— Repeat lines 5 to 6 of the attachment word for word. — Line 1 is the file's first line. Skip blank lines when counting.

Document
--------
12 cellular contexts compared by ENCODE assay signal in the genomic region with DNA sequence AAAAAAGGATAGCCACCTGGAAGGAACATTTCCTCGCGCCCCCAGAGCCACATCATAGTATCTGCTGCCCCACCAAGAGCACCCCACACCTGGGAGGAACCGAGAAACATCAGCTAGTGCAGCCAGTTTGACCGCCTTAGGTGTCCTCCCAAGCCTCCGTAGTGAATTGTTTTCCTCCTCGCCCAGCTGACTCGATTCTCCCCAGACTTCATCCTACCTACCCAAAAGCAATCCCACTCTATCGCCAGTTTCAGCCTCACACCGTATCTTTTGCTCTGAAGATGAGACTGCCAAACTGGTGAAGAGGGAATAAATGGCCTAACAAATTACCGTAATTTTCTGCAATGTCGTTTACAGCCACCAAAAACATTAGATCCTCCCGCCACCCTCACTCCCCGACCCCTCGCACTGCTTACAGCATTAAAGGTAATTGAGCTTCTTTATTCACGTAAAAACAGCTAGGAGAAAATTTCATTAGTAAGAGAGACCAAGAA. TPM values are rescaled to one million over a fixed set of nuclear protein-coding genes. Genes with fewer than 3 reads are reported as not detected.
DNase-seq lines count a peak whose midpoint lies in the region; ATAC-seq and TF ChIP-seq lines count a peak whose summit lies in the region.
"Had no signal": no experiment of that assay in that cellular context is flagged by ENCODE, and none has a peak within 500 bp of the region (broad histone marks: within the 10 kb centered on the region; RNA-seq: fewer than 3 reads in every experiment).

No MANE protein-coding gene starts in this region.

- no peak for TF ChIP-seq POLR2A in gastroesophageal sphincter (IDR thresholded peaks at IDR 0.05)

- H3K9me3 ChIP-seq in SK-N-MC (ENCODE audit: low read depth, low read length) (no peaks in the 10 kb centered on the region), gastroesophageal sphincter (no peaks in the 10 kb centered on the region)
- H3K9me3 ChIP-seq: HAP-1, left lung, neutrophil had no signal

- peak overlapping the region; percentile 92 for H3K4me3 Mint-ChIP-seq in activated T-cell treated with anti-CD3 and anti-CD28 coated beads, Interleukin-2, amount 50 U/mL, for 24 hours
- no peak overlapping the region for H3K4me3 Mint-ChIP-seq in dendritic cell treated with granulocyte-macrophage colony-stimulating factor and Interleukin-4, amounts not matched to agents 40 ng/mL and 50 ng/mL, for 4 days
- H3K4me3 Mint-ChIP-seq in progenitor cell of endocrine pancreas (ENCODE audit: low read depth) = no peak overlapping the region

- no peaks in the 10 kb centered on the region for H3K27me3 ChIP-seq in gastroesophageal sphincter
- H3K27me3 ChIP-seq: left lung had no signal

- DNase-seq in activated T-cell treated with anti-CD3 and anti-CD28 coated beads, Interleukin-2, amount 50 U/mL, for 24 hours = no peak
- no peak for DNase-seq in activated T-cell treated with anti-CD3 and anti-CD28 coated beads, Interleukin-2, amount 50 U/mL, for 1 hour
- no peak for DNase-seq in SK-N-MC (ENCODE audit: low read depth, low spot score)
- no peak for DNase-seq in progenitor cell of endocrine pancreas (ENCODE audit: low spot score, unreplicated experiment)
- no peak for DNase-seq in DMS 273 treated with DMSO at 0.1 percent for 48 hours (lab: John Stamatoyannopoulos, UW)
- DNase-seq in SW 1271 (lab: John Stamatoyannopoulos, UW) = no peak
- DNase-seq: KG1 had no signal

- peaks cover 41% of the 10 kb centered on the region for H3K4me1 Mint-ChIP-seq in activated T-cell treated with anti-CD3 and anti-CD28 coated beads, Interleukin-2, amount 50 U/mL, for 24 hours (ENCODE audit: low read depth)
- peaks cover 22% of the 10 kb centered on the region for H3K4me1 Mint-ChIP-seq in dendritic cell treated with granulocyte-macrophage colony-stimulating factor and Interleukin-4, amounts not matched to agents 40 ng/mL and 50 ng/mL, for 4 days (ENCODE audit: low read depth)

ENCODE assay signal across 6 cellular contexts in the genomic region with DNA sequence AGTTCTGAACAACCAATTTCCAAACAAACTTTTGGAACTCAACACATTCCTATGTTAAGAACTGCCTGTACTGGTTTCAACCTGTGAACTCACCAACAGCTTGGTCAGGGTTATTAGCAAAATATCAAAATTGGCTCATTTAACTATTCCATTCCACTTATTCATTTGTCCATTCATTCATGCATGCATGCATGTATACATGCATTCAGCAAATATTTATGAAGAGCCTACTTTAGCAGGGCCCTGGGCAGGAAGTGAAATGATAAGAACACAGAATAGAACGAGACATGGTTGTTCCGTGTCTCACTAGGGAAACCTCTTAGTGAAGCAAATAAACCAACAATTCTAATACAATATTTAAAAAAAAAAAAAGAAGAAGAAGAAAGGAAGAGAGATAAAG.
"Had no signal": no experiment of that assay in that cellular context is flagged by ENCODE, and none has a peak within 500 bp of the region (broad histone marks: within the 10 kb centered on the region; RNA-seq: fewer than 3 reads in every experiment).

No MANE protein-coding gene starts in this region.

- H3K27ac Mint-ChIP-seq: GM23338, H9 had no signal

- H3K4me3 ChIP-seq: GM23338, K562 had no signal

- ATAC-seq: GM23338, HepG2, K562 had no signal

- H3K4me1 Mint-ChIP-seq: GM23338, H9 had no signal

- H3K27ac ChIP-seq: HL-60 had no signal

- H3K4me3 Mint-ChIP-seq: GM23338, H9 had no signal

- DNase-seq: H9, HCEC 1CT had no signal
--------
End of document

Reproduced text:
- no peak for TF ChIP-seq POLR2A in gastroesophageal sphincter (IDR thresholded peaks at IDR 0.05)

- H3K9me3 ChIP-seq in SK-N-MC (ENCODE audit: low read depth, low read length) (no peaks in the 10 kb centered on the region), gastroesophageal sphincter (no peaks in the 10 kb centered on the region)